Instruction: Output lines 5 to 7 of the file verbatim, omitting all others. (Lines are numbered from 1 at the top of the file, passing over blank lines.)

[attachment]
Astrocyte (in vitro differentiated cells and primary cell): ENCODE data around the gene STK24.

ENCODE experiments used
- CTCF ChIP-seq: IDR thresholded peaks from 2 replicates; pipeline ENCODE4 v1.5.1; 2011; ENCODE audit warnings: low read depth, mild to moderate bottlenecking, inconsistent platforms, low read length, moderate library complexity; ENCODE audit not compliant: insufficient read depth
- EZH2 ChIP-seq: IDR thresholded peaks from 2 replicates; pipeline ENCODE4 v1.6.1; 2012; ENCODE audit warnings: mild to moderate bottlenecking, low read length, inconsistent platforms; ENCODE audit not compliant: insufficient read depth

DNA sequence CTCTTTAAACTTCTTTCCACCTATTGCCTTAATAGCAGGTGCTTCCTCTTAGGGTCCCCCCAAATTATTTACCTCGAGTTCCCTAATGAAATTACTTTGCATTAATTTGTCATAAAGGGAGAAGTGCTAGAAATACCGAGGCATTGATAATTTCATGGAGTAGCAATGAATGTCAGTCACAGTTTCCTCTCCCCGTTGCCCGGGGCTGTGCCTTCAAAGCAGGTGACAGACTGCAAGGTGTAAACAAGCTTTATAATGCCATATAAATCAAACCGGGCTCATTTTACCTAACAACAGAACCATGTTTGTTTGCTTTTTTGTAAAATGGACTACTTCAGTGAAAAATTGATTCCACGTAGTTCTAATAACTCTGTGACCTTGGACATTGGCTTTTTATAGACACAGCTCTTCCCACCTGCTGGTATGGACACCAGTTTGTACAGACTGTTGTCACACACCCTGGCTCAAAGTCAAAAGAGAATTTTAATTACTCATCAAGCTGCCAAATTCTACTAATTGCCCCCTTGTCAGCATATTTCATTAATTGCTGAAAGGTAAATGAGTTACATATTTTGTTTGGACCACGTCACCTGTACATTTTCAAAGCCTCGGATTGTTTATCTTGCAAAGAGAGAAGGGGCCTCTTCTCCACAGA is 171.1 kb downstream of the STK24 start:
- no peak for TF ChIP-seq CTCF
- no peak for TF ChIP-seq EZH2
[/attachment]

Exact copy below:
DNA sequence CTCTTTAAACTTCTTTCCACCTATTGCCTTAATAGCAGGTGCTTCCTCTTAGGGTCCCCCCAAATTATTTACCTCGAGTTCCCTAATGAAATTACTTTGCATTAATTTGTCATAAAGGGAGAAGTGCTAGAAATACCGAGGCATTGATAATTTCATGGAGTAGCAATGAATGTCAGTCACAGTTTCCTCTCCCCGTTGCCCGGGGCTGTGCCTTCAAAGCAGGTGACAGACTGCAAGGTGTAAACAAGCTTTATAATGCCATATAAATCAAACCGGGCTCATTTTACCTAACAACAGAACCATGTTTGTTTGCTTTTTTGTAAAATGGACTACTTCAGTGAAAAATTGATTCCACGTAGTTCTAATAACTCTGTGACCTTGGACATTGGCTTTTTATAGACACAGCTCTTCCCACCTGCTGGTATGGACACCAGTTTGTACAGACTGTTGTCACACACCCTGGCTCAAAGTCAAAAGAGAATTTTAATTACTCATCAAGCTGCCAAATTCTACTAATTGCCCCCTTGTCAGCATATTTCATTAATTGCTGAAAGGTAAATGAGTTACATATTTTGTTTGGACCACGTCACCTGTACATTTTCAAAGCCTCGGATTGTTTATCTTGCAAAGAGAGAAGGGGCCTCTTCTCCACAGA is 171.1 kb downstream of the STK24 start:
- no peak for TF ChIP-seq CTCF
- no peak for TF ChIP-seq EZH2